Great Wisdom

We have a rule at our house - which I'm not always good at following - that if G-Man wants to watch a movie, we have to read three books together first. I invoked the rule today (I'm trying to be better about such things), and instead of letting him choose the three books, I went and grabbed three of the new books we got for Christmas.  Including this one:

Zen Shorts had been recommended long ago by my friend Natalie, and I finally found it at a bookstore while simultaneously remembering that it was a recommended book. (Hooray for my brain!)

G-Man and I read it this afternoon, and we loved it. And it had a great lesson for me today. One of those jump-off-the-page-this-story-is-for-you lessons.

In the book, a panda named Stillwater tells parables to three siblings to help ease tensions between them. The last story was for the youngest brother, who had been angry with his older brother all day. Stilwater tells the boy a story called "A Heavy Load."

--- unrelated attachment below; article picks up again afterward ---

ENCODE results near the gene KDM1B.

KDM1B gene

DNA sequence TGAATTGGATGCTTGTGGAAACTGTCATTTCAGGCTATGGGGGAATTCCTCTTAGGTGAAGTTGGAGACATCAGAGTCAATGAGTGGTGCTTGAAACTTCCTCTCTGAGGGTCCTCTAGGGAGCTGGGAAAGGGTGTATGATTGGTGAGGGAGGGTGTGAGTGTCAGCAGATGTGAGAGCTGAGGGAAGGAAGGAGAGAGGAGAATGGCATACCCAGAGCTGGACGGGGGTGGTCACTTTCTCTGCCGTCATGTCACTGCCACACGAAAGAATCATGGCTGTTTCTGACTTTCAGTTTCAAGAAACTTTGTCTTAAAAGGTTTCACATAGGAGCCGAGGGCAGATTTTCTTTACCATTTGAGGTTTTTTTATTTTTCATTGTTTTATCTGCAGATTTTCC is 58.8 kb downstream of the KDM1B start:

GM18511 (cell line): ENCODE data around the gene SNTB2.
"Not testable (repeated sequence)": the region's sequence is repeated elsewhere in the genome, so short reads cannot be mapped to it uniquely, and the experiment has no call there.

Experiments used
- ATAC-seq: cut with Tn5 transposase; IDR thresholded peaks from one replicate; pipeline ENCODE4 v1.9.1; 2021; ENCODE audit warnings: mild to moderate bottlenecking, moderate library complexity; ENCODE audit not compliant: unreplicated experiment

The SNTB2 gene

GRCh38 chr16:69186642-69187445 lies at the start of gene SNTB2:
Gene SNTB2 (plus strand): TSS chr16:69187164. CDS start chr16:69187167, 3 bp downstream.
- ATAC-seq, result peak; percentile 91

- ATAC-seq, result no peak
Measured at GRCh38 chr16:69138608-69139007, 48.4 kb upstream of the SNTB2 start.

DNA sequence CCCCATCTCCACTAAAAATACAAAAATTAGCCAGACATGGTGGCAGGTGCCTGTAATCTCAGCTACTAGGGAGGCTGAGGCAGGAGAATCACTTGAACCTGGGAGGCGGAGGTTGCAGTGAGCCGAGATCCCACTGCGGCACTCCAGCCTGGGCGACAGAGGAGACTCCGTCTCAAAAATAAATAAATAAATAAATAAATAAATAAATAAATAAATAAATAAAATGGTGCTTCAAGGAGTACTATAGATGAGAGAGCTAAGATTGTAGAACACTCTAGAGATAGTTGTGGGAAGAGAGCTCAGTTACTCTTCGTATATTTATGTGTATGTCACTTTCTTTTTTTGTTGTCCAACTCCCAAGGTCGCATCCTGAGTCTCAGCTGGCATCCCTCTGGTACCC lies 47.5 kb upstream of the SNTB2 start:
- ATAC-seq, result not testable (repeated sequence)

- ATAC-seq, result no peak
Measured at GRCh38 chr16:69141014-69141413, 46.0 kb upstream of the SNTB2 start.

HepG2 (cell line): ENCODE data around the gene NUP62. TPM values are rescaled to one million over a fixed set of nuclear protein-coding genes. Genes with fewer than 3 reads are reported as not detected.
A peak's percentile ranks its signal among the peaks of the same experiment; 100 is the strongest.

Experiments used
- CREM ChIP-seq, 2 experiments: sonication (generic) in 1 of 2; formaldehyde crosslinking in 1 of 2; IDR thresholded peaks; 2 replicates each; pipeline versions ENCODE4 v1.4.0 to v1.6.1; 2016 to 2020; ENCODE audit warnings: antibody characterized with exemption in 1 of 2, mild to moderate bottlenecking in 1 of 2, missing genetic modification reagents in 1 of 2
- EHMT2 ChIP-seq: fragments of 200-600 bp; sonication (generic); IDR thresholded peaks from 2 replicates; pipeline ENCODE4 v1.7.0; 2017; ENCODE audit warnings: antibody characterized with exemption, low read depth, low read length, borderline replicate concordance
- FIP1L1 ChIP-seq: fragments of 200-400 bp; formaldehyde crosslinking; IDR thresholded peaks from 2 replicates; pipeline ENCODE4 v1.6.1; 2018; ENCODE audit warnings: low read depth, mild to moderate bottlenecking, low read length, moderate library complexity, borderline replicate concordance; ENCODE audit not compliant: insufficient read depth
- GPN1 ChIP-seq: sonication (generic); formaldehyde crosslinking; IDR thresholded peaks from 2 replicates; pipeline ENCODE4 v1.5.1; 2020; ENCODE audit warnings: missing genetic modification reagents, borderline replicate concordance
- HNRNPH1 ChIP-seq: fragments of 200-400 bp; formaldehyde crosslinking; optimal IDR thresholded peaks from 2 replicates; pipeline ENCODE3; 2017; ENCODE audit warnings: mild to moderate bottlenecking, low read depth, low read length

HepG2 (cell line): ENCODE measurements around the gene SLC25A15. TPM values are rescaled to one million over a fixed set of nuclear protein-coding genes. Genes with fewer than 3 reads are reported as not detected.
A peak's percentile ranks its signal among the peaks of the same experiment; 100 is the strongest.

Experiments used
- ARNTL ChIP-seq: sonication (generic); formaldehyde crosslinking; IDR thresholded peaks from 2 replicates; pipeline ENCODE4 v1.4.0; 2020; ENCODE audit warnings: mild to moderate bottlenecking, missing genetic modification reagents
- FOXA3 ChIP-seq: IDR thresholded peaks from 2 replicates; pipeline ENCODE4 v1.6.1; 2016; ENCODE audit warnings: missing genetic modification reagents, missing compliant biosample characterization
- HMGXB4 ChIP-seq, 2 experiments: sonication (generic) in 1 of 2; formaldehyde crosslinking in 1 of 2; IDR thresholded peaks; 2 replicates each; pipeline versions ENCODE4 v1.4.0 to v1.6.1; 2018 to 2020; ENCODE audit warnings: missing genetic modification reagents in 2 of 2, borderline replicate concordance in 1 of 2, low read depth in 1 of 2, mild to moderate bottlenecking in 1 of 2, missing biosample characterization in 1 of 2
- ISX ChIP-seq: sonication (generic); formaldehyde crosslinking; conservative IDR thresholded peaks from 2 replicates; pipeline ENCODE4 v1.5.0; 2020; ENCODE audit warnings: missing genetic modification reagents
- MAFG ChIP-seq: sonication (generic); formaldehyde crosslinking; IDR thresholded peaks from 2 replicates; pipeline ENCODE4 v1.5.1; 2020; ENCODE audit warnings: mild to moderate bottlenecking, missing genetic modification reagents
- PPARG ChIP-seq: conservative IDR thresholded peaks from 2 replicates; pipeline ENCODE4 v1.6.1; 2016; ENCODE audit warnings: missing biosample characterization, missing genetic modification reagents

The story is about two traveling monks who happen upon a young woman being carried in a chair by her two servants. It had been raining, and the woman couldn't step out of her chair without ruining her robes. And since her servants were carrying her packages, and carrying her chair, they couldn't help her get out of the chair without getting her and the packages wet. So there they all stood.

The younger monk notices the woman and walks by. But the older monk quickly picks her up, puts her on his back and transports her across the water and puts her down on the other side. The woman doesn't thank the older monk, but instead shoves him out of the way and departs.

Now, to quote the end of the story:

"As they continued on their way, the young monk was brooding and preoccupied. After several hours, unable to hold his silence, he spoke out. "That woman back there was very selfish and rude, but you picked her up on your back and carried her! Then she didn't even thank you!"

"I set the woman down hours ago," the older monk replied. "Why are you still carrying her?"

I'm a carrier sometimes. I try not to be, but I am. This story was such a good reminder to lay some of those things down so I can continue on my journey without that weight. Are there things you are carrying that are unnecessary emotional burdens? Let's agree to stop carrying them for a while, shall we?

Happy weekend to you all!